Attach your boards to your capacitive touch sensor using breadboard jumper cables. Refer to the images and diagram for placement.
Step 5: Upload Your Code
Download the Arduino Software for your computer (it’s free), then copy and paste my code into your Arduino window. Once you use a cable to upload this to your Uno you should be able to activate the wheels by touching certain pegs on the touch sensor. You can disconnect the cable once your code is uploaded. Attach breadboard jumper cables to the pegs shown in the image (color doesn’t matter). You should now be able to activate the wheels by touching the ends of these new jumper cables.
Step 6: Assemble Base of Car
Once you’ve done any troubleshooting assemble all of your pieces. The base of the car should look approximately like the images (mine did not have a switch yet), or you can refer to the diagrams in this or previous steps. I used sticky velcro, double-sided tape, and zip ties to keep all of my components in place.
Step 7: Prepare Plastic Container
Now you will use a hot knife or whatever tool you prefer for cutting plastic to cut out three windows in your plastic container. The container will be the driver’s seat and the car will steer in a direction corresponding to the window the rat touches (left, center, or right). Around the windows, you will cut holes or slits big enough for you to thread your wire through. I made two holes on each side of my window.
Next, take your copper wire (if it’s too thick, the electronics get kind of haunted but if it’s too thin your rat will be able to bend it or chew it too easily) and thread it through the holes you’ve cut to make a grid. Mine was not cute, but it’s alright as long as it’s not dangerous to the rodent driving.
Step 8: Connecting the Touch Sensor
To connect the touch sensor to the windows you’re going to want to solder the corresponding wire to the correct window. By this, I mean make sure your right window turns the car right, and your left turns it left, etc. To attach the jumper wires simply strip the end and solder the exposed wire to any point of the copper wire covering the window. Do this for all three windows.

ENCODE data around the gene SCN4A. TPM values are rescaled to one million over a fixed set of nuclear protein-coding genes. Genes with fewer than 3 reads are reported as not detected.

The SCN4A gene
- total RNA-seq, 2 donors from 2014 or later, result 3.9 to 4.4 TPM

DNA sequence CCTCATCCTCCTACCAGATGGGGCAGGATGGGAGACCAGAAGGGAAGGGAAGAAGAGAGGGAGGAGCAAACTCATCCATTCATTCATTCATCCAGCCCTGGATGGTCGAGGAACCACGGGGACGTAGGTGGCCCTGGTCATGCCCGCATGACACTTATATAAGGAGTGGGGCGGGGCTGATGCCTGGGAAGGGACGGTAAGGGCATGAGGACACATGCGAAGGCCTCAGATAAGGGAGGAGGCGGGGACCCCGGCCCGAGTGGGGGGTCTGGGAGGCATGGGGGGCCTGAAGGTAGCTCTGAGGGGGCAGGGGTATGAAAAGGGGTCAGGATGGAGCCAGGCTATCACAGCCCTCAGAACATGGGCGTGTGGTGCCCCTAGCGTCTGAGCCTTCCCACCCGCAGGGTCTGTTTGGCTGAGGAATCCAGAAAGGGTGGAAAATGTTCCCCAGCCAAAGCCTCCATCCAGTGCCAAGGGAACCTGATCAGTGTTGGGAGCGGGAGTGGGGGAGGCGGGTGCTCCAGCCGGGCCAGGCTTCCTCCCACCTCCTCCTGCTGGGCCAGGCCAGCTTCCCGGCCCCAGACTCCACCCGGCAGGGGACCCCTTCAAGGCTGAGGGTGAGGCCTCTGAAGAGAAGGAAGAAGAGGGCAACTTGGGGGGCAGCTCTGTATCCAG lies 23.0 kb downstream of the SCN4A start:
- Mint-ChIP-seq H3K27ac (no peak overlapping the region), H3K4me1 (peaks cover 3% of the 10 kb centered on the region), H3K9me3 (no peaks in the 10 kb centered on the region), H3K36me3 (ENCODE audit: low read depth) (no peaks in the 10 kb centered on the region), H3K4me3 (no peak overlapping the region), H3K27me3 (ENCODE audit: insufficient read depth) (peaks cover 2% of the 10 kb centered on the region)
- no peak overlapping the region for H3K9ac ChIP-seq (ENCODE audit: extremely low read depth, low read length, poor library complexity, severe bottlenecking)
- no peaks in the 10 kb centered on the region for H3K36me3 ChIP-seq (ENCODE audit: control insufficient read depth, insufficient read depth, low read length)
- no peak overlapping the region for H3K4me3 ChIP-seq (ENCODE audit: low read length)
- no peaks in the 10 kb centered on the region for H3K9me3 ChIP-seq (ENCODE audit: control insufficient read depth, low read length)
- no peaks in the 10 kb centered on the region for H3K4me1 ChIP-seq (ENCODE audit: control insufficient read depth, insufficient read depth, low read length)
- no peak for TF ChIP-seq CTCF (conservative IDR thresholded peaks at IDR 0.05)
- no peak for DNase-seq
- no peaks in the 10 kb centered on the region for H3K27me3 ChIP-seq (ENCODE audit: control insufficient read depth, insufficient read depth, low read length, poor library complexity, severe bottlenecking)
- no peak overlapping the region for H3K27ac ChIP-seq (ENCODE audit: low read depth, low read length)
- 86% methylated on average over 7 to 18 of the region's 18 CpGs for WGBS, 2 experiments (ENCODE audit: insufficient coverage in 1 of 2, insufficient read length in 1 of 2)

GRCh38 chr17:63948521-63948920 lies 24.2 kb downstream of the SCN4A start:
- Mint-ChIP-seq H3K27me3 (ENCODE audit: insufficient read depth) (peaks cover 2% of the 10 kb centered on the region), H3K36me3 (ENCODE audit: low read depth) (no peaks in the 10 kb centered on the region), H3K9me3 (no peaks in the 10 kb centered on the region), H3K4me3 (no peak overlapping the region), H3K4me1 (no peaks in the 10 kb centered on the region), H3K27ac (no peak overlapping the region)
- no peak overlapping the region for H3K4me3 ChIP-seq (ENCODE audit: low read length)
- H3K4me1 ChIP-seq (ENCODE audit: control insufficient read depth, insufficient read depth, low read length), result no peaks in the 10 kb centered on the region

Step 9: The Platform
You’re going to need some sort of raised platform so that the container can sit above all of the electronics. I used a sheet of acrylic with a hole cut out for the battery switch but I think any sturdy foam core or similar material would do the trick. My container is attached to the platform with extra strong double-sided tape.
To raise the platform I used long bolts attached to the base with nuts. This is not the most sturdy option but it works, especially since you need to be able to remove the top platform to mess with the electronics sometimes.
Step 10: Testing and Training Your Drivers
Positive reinforcement is key. Never harm or punish your animal for any reason! Allow your pet to acclimate to the car while it’s off as the sound it makes can be frightening at first. If your pet seems uncomfortable in any way do not force them to interact with the car. Never shut your pet into the container unless they seem very comfortable (you know your animal best) and never leave them unattended (this is a homemade item and they could get stuck in the wires or chew on electronics).
I trained my rats by holding treats in the direction I wanted them to go and luring them to grab the copper wire (this does not shock or hurt them don’t worry!). They were always free to leave if they lost interest. After all, the study proved that rats enjoy driving so in the end we want this to be an enjoyable experience for them!
Source: Build a Car With Touch Sensitive Steering for Your Rat